7 Dec 2018
“I was run over by a lorry when cycling to a university lecture. When the wheel rolled back off my abdomen, I knew I was going to die if I didn’t get help very quickly.” At the time of her accident in 2007, Chloe was in her fourth year of medical school. She reflects with chilling clinical precision on what she believed might be the last minutes of her life: “I could hear sirens. I knew that my lung had collapsed and soon I wouldn’t be able to breathe. I knew that my abdomen was filling with blood. It was time critical.
“The whole time I could not stop thinking about my mum. How terrifying it will be for her. I wanted to apologise to the driver but they wouldn’t let me. I felt guilty that he would have to live with this if I died.
“When London’s Air Ambulance arrived, it was a huge relief. Until then, everyone around me was scared and no one could help. I had to be calm, and instructed the man who called 999 for me on what injuries to report. When the helicopter landed, the doctor from London’s Air Ambulance took charge, putting a drain in my chest on the roadside to enable me to breathe and keep me alive on the way to the hospital. Then they took me to The Royal London by helicopter.”
The police drove Chloe’s mum, dad and little brother from Oxford to London on blue lights. They believed Chloe might not live much longer and wanted to give her family an opportunity to say good bye. At the age of 21, Chloe might have become yet another cyclist to make the tragic headlines. Instead, she has gone on to become a doctor and is now helping to save lives at the very hospital where she was once offloaded from the charity’s helicopter, battling for her life.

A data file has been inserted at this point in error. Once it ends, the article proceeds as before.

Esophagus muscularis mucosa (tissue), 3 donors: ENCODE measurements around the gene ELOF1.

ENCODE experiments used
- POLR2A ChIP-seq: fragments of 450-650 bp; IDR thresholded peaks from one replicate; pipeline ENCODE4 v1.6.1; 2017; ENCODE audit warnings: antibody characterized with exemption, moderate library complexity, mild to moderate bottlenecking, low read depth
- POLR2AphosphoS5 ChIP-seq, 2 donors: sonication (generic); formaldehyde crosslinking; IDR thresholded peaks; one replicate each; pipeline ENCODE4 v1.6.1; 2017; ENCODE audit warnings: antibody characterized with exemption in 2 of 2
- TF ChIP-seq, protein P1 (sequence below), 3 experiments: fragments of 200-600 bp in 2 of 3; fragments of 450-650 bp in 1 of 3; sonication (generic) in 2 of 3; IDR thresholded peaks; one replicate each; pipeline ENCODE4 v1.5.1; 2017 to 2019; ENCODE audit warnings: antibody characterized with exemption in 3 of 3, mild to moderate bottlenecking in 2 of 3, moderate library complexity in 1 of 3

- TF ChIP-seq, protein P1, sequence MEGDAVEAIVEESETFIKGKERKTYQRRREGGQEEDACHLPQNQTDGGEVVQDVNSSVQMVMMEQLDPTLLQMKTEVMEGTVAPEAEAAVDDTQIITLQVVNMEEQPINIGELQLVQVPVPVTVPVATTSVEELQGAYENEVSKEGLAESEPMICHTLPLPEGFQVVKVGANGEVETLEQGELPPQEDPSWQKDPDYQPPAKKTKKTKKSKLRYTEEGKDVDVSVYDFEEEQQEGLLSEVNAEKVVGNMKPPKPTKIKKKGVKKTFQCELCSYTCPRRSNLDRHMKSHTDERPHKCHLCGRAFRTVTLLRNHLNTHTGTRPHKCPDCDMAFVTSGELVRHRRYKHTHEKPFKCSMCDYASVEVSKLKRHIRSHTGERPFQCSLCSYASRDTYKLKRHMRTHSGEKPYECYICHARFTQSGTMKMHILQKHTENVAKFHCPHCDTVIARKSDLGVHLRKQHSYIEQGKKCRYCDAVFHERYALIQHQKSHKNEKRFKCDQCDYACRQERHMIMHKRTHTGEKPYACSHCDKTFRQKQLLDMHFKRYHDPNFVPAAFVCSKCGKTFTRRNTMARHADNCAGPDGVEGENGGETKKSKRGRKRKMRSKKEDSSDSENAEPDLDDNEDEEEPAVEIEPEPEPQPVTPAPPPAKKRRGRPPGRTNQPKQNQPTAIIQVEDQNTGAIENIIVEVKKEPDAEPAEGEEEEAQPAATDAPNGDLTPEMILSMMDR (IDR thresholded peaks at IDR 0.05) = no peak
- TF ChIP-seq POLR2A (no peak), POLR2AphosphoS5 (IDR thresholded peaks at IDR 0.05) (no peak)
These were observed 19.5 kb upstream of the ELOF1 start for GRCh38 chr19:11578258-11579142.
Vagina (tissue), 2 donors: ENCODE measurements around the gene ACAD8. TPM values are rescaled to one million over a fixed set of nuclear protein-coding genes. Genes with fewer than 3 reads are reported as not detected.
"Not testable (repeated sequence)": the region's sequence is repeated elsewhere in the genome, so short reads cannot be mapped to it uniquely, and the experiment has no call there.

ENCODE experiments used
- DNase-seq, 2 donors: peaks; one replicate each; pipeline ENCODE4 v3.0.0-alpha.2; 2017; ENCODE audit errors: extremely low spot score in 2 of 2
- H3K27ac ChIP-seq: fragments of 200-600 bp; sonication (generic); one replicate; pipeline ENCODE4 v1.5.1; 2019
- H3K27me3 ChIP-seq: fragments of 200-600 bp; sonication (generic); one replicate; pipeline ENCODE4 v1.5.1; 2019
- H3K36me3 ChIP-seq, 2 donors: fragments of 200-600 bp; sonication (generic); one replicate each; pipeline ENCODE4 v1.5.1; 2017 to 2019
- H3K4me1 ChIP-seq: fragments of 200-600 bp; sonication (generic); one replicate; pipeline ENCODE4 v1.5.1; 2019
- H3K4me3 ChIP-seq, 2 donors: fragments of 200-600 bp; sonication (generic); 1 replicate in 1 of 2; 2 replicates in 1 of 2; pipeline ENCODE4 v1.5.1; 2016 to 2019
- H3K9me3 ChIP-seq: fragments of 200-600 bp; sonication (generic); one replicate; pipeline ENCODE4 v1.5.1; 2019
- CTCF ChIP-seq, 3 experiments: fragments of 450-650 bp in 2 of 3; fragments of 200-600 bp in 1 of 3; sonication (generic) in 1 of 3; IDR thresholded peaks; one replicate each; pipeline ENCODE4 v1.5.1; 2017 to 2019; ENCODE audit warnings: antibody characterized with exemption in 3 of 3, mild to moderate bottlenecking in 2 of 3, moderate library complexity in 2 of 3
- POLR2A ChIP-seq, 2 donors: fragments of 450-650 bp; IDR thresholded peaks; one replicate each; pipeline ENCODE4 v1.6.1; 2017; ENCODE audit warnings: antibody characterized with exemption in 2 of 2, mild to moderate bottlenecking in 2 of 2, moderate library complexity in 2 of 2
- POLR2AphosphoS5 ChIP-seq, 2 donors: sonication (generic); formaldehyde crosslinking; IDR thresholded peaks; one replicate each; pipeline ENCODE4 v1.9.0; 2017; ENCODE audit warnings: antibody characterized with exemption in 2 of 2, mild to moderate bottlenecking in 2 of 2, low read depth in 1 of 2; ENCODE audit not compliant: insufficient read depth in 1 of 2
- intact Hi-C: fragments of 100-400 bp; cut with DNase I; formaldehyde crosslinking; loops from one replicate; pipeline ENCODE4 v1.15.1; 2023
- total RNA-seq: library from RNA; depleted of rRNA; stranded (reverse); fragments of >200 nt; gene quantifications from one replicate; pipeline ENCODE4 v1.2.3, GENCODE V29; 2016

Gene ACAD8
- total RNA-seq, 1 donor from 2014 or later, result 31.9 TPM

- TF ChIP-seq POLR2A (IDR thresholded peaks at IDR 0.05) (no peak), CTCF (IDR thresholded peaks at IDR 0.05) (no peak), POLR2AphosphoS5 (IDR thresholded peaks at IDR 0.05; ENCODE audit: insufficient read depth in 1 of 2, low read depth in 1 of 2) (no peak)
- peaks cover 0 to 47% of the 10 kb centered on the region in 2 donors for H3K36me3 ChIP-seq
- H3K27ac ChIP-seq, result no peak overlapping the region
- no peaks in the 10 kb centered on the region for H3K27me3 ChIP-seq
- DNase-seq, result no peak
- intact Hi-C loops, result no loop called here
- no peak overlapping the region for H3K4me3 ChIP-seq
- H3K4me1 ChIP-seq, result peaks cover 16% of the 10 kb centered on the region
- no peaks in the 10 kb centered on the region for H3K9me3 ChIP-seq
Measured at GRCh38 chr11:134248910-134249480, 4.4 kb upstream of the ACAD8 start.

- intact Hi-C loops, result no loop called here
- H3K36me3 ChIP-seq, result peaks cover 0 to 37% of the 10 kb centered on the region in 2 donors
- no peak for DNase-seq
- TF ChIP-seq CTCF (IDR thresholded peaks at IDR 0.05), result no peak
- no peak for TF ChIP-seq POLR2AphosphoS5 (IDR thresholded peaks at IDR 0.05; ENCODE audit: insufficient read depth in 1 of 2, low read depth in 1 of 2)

In 2015, Chloe ran the London Marathon for London’s Air Ambulance. This year, she will be taking on an even bigger challenge by running "the toughest footrace on earth", the Marathon des Sables, in aid of our charity. She will be joining the London's Air Ambulance’s team, where she will run alongside Dr Tom Konig, who treated her that day 10 years ago. They will be joined by other members of our medical of our medical crew, operational staff, our CEO, supporters and her partner, David. Together, they will undertake more than 156 miles over six stages in up to 120 degrees Fahrenheit.
“It’s been a dream for a long time to take part in Marathon des Sables – and normally when I mention that to people they tell me it’s not a good idea – making me all the more determined.
“I really enjoy the discipline and satisfaction of progressing with training; it’s amazing what you can teach your body to do. I’m also really looking forward to getting to know my team mates better and hopefully achieving something fantastic together for London’s Air Ambulance.
“London’s Air Ambulance will inspire me to keep going – without them I wouldn’t be alive – it’s the least I can do to try to finish the race for them.”
You can donate to our Marathon des Sables team’s JustGiving by clicking here and follow their journey on Twitter @LAAinthedesert.